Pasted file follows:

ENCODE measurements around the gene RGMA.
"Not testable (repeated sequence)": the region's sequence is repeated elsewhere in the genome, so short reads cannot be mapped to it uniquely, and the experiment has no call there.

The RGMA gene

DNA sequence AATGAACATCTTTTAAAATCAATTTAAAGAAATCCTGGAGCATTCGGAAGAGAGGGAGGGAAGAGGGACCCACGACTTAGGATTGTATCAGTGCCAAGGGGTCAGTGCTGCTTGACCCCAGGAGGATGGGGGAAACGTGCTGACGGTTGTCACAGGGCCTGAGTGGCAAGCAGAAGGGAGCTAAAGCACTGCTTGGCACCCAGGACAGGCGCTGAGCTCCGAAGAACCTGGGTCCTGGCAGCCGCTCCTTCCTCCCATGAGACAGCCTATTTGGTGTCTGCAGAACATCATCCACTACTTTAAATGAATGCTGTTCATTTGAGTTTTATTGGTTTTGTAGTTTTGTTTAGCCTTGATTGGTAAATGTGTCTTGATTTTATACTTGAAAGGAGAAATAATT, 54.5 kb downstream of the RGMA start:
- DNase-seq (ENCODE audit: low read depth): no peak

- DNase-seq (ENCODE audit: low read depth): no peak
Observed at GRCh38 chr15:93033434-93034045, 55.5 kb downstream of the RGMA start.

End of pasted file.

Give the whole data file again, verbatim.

ENCODE measurements around the gene RGMA.
"Not testable (repeated sequence)": the region's sequence is repeated elsewhere in the genome, so short reads cannot be mapped to it uniquely, and the experiment has no call there.

The RGMA gene

DNA sequence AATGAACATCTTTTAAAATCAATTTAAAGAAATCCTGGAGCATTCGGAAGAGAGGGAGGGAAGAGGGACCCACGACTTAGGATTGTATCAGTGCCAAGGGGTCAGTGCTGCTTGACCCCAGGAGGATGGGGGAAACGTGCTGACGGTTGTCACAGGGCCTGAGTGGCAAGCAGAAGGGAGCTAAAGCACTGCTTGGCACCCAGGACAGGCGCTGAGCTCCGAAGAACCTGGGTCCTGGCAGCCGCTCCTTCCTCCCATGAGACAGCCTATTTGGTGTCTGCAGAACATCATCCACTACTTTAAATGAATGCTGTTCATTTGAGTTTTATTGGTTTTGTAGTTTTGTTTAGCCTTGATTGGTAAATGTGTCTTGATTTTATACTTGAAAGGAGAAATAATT, 54.5 kb downstream of the RGMA start:
- DNase-seq (ENCODE audit: low read depth): no peak

- DNase-seq (ENCODE audit: low read depth): no peak
Observed at GRCh38 chr15:93033434-93034045, 55.5 kb downstream of the RGMA start.